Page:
Languages of Security in the Asia-Pacific

College of Asia and the Pacific, Australian National University

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Karen – Dta Muh Dta Ku

May 27th, 2011 · No Comments · Karen, Peace

Dta Muh Dta Ku

Relates to peace

The Karen word for peace implies more than the absence of fighting.  It carries the notions of tranquillity and peace of mind. The term used suggests the Karen desire to live free from the hindrances of conflict. Its direct translation is:

– Dta Muh – Satisfied

– Dta Ku – Comfortable

The words conveys coolness of well-being. It may be necessary to fight for such ‘well-being’. In political parlance it is often used in reference to the fight for a Karen country – a fight which aims to give the Karen a ‘true peace’. An article from Tha Noo Htoo Journal, (‘Come back the right way and save your people’), a journal aiming raise Karen awareness, stresses such a need to fight to achieve peace. The Karen have committed themselves to a fight for peace:

Hser K’taw Ber Lee N’thay Nyar Nel Ter lee Per Tay Kwei na Ter mart Lay A’blut T’ao T’per Dot Hel Kay Paw Taw Hsu K’wel Dot mart Th’koot Ter lay P’pwart K’lu A’gaw T’kay. Ter Hsu Mel Ket Mel Thu T’tu Lae Dot nar N’pwart K’lu Kel Ler Ter Mu Ter Khu Hsu Nyar A’gaw Hel Kay Duu Nao Kwei Du Der Eei T’kay. Ter htu plet nay May Wel Ter Kel Ler Lay P’gaw Law

“Time to know about things, leave unimportant work and come back pick up weapons and work for our nation. Before you encountered problems you and your people must protect peace by attacking our enemies. Freedom is everything for usUnderstanding the word peace in this way may help us to appreciate the frequent failure of the “peace talks” in which the KNU engage.  From a Karen point of view the achievement of peace means far more than the cessation of fighting, and the quest itself might be viewed as entirely consistent with continuing conflict.”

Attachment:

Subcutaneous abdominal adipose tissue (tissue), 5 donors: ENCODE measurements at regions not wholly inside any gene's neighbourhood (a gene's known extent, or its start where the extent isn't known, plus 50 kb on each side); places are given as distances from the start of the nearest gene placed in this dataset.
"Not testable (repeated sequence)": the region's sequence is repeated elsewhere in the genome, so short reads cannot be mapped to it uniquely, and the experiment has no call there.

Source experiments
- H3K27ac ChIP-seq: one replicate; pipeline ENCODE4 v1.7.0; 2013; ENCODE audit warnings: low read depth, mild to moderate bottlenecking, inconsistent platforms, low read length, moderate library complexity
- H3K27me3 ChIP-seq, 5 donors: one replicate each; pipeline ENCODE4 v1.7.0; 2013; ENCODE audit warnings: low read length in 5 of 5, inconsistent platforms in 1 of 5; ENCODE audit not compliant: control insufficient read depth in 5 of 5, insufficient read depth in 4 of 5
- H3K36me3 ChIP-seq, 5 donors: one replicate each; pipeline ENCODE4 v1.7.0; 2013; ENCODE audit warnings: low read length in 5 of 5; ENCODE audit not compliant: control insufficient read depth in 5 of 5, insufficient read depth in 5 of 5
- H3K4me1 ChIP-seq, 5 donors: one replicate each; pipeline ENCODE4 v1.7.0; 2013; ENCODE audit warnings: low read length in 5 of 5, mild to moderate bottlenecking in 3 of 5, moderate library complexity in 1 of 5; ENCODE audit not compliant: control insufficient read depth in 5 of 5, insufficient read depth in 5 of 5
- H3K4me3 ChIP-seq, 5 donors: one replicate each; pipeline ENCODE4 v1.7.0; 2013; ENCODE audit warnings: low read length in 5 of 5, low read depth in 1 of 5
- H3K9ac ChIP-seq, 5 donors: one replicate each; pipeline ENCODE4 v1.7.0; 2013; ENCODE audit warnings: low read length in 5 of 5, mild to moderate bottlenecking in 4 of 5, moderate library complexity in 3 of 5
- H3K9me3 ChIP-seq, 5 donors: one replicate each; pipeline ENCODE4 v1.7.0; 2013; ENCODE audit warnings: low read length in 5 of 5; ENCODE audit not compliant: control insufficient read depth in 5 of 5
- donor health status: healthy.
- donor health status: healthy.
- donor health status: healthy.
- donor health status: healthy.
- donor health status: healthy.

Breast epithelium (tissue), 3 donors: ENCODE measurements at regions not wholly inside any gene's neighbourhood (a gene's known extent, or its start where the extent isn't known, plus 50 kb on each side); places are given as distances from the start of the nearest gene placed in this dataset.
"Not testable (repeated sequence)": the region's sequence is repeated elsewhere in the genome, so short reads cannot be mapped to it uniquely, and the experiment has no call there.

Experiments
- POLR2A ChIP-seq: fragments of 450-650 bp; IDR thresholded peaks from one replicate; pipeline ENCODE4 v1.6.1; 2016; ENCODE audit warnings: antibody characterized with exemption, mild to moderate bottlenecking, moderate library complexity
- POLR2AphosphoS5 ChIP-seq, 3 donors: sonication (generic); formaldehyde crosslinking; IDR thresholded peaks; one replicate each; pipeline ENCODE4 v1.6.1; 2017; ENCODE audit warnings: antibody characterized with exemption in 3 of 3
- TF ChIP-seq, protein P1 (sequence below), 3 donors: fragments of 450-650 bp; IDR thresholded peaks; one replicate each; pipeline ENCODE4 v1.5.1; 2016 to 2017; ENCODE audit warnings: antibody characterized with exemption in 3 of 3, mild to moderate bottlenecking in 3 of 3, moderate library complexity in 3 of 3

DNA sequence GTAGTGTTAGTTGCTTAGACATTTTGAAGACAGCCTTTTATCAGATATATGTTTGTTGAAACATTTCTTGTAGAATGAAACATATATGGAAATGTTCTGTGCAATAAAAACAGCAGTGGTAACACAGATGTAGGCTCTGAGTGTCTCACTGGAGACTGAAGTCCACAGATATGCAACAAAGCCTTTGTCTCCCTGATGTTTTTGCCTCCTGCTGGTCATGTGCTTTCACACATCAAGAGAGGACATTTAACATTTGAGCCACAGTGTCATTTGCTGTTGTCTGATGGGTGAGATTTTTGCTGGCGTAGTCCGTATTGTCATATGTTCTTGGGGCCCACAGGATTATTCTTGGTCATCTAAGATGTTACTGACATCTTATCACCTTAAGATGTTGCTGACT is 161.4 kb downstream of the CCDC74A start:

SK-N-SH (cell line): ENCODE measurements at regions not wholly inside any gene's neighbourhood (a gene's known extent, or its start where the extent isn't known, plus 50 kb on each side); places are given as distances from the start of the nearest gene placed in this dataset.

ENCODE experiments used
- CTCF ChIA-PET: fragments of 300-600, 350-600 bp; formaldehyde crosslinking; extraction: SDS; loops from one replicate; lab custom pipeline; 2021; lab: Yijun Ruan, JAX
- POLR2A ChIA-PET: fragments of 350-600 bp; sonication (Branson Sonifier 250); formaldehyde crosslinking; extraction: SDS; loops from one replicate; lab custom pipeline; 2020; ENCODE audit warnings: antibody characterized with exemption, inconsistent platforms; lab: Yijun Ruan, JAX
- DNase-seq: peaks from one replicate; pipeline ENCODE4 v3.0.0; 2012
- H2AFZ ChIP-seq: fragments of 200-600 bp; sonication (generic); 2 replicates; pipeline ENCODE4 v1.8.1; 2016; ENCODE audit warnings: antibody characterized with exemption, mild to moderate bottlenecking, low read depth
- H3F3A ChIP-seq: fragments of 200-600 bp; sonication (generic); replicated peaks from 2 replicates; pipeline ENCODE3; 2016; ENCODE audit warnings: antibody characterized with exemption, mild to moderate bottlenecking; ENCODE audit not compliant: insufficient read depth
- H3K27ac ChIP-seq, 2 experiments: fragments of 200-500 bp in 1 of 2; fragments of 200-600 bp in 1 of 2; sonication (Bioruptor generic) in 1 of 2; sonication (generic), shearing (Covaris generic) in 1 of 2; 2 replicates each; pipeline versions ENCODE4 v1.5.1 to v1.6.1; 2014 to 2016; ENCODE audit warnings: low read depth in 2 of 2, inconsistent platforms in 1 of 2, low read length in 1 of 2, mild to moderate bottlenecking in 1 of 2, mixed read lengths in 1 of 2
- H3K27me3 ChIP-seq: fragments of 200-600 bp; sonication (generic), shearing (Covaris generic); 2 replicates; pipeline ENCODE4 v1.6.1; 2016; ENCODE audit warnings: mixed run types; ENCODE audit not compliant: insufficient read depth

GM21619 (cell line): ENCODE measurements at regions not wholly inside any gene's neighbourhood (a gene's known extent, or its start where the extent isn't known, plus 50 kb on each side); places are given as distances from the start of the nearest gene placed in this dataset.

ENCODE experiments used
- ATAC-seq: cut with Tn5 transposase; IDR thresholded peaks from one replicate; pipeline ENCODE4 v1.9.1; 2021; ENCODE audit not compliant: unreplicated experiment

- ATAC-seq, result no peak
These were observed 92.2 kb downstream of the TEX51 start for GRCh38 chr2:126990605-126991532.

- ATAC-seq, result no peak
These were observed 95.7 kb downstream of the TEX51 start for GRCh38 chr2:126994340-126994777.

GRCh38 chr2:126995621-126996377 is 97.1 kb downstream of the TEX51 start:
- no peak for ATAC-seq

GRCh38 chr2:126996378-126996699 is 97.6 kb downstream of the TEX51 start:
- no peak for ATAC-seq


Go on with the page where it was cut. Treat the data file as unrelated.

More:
The author then continues:

Hser K’taw Ber Lee N’thay Nyar Nel Ter lee Per Tay Kwei na Ter mart Lay A’blut T’ao T’per Dot Hel Kay Paw Taw Hsu K’wel Dot mart Th’koot Ter lay P’pwart K’lu A’gaw T’kay. Ter Hsu Mel Ket Mel Thu T’tu Lae Dot nar N’pwart K’lu Kel Ler Ter Mu Ter Khu Hsu Nyar A’gaw Hel Kay Duu Nao Kwei Du Der Eei T’kay. Ter htu plet nay May Wel Ter Kel Ler Lay P’gaw Law

“Time to know about things, leave unimportant work and come back pick up weapons and work for our nation. Before you encountered problems you and your people must protect peace by attacking our enemies. Freedom is everything for us. Understanding the word peace in this way may help us to appreciate the frequent failure of the “peace talks” in which the KNU engage.  From a Karen point of view the achievement of peace means far more than the cessation of fighting, and the quest itself might be viewed as entirely consistent with continuing conflict.”

The word is also used in reference to ‘peace talks’. The Karen have been involved in a number of discussions with the Burmese government which have primarily failed due to the latter’s insistence that as a military government it is unable to reach a settlement with the KNU. Despite this and the many other difficulties the Karen leadership sees in obtaining peace it is still sought after. As Bo Mya maintained in one of his speeches:

Pa Pwart K’lu T’eh Aay Lool Ter Hsot Kay Ber. Mae may T’kaw P’pwart K’nyaw Eei Eh Ter Khu Ter Poot Dot Ter Mu Ter Ku Law. Ber Hser P’yaw K’lu Do So Lay A’aye A’thaw Poe Hsu Poe Hsot Thay T’per T’thay Nyar Ter Gay Ter Aye Ber Dot Mart Aye Mart Thaw Tu Mu Ma Hser T’ni Nyar Eei Nay Law

Our nationality doesn’t like conflict basically our Karen people love unity and peace but the Burmese Generals rule the country cruelly. They do not compare good things and bad things even today.”

While many of the politically-minded Karen see peace as being only achievable through the recognition of a Karen state, for many of the villagers and the less politically minded peace retains its original meaning and a desire to be left free from complications.

 

 

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[1] ‘Come back the right way and save you people’, Lah Ka Paw, Tha Noo Htoo, Volume 3, pg 13

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